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مطالعه تجربی از آشکار سازیهای داوطلبانه قیمت گذاری انتقال در چین

کد مقاله سال انتشار مقاله انگلیسی ترجمه فارسی تعداد کلمات
1875 2011 22 صفحه PDF سفارش دهید محاسبه نشده
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عنوان انگلیسی
An empirical study of voluntary transfer pricing disclosures in China
منبع

Publisher : Elsevier - Science Direct (الزویر - ساینس دایرکت)

Journal : Journal of Accounting and Public Policy, Volume 30, Issue 6, November–December 2011, Pages 607–628

کلمات کلیدی
مدیریت سود - غیر عادی - مشوق ها - انتقال داوطلبانه -
پیش نمایش مقاله
پیش نمایش مقاله مطالعه تجربی از آشکار سازیهای داوطلبانه قیمت گذاری انتقال در چین

چکیده انگلیسی

This paper empirically investigates the factors that affect the management’s voluntary disclosures of the transfer pricing details of related-party transactions. Using Chinese data from 2004 and 2005, we hypothesize and find that firms that make voluntary disclosures of the pricing methods of related-party transactions are negatively associated with (i) a higher level of earnings management (as captured by abnormal related-party transactions) and (ii) its underlying incentives (as captured by the management’s performance-linked bonuses and the firm’s incentives to achieve earnings targets); further, they are positively associated with (i) a higher percentage of independent directors and (ii) a higher percentage of government ownership. Overall, our findings suggest that earnings management and its incentives, board composition, and ownership structure significantly influence the voluntary disclosure decisions of managers.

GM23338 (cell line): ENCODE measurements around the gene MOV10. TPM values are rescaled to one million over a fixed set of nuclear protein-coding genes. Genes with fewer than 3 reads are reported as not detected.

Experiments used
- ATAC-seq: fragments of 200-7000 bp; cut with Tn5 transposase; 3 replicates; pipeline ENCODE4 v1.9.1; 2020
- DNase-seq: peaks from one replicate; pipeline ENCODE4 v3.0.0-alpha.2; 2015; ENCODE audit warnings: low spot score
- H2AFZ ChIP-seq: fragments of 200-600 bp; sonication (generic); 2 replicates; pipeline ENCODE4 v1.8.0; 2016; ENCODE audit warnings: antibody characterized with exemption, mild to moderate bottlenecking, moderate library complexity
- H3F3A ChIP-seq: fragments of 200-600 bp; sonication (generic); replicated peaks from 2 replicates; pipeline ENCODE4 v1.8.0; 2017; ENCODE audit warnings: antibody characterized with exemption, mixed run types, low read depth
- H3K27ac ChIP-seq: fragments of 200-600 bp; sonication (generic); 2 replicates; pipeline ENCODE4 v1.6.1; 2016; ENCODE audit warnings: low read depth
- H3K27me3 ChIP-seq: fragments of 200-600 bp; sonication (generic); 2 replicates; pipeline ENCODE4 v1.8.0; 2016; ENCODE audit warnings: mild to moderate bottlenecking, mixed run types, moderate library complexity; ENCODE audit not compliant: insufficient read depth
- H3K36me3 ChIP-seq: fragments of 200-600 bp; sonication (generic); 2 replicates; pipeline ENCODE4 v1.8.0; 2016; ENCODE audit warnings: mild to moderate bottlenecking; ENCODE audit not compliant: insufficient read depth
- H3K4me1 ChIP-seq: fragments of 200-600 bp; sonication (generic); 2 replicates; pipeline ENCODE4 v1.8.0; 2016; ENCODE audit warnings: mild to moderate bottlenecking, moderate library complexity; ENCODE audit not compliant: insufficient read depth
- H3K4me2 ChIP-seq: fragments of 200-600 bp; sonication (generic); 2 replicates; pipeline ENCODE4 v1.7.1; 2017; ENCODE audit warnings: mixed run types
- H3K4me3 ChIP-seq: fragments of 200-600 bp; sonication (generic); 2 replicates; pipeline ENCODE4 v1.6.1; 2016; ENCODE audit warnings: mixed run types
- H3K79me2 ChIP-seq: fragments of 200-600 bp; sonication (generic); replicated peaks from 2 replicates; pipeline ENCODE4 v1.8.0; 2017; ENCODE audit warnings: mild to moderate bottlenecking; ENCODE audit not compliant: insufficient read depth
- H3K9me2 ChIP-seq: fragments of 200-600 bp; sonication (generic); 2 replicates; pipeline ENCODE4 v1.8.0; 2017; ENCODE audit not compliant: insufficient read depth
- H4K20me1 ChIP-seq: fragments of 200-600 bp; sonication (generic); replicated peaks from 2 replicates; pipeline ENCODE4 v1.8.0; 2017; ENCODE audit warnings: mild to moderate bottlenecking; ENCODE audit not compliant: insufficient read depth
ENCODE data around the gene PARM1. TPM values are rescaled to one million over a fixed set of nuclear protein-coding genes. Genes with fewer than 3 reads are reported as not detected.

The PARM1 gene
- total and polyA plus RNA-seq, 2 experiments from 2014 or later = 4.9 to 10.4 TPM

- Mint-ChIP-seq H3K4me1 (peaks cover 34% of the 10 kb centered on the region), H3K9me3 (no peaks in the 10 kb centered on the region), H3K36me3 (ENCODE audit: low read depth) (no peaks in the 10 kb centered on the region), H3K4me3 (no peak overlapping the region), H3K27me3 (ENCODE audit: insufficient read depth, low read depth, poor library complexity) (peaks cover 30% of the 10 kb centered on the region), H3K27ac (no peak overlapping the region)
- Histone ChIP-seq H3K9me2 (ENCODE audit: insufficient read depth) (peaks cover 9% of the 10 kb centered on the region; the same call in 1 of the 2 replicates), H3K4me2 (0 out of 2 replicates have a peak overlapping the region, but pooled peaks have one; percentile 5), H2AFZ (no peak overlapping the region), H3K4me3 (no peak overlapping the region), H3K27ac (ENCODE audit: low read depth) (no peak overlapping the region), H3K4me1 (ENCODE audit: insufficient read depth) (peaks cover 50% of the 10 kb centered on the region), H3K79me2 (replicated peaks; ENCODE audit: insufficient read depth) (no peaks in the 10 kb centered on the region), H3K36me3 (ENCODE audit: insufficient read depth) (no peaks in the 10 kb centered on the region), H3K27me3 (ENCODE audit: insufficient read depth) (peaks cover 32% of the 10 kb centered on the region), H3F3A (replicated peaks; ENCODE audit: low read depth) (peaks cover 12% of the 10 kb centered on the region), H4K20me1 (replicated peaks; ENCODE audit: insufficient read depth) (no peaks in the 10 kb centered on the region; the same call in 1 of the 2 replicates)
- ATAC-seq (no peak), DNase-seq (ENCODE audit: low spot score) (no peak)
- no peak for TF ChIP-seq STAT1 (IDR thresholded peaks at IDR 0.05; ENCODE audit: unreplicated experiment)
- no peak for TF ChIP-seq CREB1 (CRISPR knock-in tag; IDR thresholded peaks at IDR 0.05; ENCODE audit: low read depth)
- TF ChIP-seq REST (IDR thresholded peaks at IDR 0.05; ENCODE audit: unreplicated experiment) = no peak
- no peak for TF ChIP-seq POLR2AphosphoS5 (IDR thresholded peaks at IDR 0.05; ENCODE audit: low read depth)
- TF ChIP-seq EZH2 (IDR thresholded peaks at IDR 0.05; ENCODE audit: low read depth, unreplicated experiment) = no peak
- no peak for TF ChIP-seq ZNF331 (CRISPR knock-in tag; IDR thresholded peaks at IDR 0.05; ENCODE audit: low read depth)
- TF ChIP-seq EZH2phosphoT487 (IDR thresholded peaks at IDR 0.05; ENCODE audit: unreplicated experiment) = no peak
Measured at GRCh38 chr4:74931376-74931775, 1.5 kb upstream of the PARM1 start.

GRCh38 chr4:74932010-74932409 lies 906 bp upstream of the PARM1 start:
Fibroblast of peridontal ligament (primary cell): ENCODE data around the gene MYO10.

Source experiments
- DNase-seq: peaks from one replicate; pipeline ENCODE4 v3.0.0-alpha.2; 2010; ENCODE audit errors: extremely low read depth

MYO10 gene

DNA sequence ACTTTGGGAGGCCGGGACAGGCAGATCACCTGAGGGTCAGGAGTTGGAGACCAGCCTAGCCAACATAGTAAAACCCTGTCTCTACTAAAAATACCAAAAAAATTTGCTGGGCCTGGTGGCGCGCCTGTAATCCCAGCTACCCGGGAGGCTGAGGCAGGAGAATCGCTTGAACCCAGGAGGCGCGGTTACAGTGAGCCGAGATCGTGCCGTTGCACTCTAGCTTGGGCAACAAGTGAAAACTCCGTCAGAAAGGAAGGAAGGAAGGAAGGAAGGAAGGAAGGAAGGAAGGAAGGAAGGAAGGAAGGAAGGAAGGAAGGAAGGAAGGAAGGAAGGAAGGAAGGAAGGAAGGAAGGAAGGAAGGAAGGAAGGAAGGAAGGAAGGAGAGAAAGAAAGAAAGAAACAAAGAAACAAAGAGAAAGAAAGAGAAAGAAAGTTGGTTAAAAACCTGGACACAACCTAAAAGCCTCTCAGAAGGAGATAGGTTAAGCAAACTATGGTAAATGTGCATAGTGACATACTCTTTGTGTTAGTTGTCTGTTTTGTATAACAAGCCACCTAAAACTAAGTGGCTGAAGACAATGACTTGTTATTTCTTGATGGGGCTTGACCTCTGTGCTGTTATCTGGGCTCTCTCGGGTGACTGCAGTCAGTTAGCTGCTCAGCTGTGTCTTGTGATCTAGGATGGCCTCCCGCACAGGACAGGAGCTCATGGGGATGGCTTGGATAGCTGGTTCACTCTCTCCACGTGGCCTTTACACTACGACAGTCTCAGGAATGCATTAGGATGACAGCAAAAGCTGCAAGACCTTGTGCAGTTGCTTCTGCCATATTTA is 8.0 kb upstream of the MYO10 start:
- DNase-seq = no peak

مقدمه انگلیسی